Special Issue "Economic Crisis and Healthcare Services"

A special issue of International Journal of Environmental Research and Public Health (ISSN 1660-4601). This special issue belongs to the section "Health Economics".

Deadline for manuscript submissions: 30 April 2021.

Special Issue Editor

Dr. Dimitris Zavras
E-Mail Website
Guest Editor
Department of Public Health Policy, School of Public Health, University of West Attica, 11521 Athens, Greece
Interests: access to healthcare services; utilization of healthcare services; unmet healthcare needs; healthcare provider choice; health status; impact of economic crises on health and healthcare

Special Issue Information

Dear Colleagues,

Economic crises cause sudden decreases in disposable income and the purchasing power of salaries and well-documented reductions in living conditions. They deplete public finance resources, including in healthcare, harm private business profitability and sustainability, and lead to increased unemployment. In such an environment of generalized uncertainty, healthcare establishments often make restructuring decisions that alter the delivery of care and the ability to care for the most vulnerable.

At the individual level, salary reductions and associated drops in disposable income, unemployment, and loss of insurance coverage all have detrimental effects on the person’s ability to seek affordable, quality, and accessible care. Reduced healthcare affordability coupled with the inability to pay for services results in unmet healthcare needs that have negative consequences on health. Some adverse effects on the population’s physical and psychological health and on overall wellbeing have been documented previously, pointing to the need for more research on the social determinants of health. 

At the global level, economic crises challenge healthcare’s ability to provide quality, affordable healthcare services that meet patients’ needs and expectations. The effects seem to be universal, although the severity of the effects does present significant variation. Decision making at the level of the healthcare system becomes more difficult due to increased uncertainty and alternatives which are more difficult to identify. The political landscape of individual countries and the boundaries on which healthcare operates make the comparison of national policies difficult. More discussion is needed along with appropriate analysis of empirical evidence to disentangle the effects of national policies and the identification of best practices.

The healthcare sector, more than any other sector of the economy, has limited margins of error or opportunities for delayed action or reaction. In addition to production goals, its complex governance must satisfy principles of equity, efficiency, effectiveness, and quality. Responding to economic downturns requires reflective, real-time collaboration at the level of policy making between governments, health professionals, researchers, academicians, patients’ communities, and stakeholders. However, this is not an easy task.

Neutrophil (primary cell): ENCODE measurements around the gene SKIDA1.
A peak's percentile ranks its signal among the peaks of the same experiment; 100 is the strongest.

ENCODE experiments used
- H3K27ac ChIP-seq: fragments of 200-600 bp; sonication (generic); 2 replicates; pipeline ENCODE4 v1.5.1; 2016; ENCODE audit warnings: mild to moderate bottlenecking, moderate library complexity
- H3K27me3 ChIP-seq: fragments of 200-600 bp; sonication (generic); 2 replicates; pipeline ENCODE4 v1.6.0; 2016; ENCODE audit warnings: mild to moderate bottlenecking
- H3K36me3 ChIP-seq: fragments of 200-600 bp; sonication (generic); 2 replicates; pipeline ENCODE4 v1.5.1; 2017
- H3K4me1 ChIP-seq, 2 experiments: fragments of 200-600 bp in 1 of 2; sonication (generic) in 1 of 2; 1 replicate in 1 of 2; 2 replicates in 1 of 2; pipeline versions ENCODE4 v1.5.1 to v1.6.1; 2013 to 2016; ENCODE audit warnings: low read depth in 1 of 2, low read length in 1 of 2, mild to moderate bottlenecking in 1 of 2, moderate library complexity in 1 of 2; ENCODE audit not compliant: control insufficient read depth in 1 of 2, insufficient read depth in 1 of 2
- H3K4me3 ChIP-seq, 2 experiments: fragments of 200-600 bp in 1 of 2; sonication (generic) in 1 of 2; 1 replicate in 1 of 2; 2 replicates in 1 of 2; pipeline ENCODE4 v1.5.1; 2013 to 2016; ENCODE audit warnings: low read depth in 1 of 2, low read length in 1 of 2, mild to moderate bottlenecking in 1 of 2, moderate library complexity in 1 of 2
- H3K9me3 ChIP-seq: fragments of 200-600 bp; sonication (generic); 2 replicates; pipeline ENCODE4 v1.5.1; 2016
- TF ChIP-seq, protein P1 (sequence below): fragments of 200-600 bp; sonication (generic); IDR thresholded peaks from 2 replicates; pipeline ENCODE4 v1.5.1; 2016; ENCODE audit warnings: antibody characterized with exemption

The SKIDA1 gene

Thus, this Special Issue attempts to highlight the mechanisms upon which economic crises affect health, health outcomes, and healthcare-seeking behavior. It documents the need for expeditious and efficient interventions. In addition, it presents the empirical experience from policies that have been implemented to counterbalance the effects of a rapidly slowing economy and critically evaluates their results on health and healthcare. Evidence-based suggestions on the causes, the effects, and the response to the problem are within the scope of this Issue.

Furthermore, this Special Issue focuses on the economic consequences of the COVID-19 pandemic on individuals and households, healthcare providers, and healthcare systems. Decreases in incomes, increases in unemployment, financial uncertainty, reductions in living conditions, and the pressure exerted on healthcare systems are only some of such COVID-19 consequences, indicating humanity’s broad range of challenges attributed to the pandemic.

High-quality scientific and policy papers, both empirical and theoretical, from academicians and researchers are welcomed.


Dr. Dimitris J. Zavras
Guest Editors

Manuscript Submission Information

Manuscripts should be submitted online at www.mdpi.com by registering and logging in to this website. Once you are registered, click here to go to the submission form. Manuscripts can be submitted until the deadline. All papers will be peer-reviewed. Accepted papers will be published continuously in the journal (as soon as accepted) and will be listed together on the special issue website. Research articles, review articles as well as short communications are invited. For planned papers, a title and short abstract (about 100 words) can be sent to the Editorial Office for announcement on this website.

Submitted manuscripts should not have been published previously, nor be under consideration for publication elsewhere (except conference proceedings papers). All manuscripts are thoroughly refereed through a single-blind peer-review process. A guide for authors and other relevant information for submission of manuscripts is available on the Instructions for Authors page. International Journal of Environmental Research and Public Health is an international peer-reviewed open access semimonthly journal published by MDPI.

Please visit the Instructions for Authors page before submitting a manuscript. The Article Processing Charge (APC) for publication in this open access journal is 2300 CHF (Swiss Francs). Submitted papers should be well formatted and use good English. Authors may use MDPI's English editing service prior to publication or during author revisions.

Keywords

  • economic crises
  • income
  • unemployment
  • health status
  • healthcare services
  • healthcare affordability
  • healthcare seeking behavior
  • health policy
  • uncertainty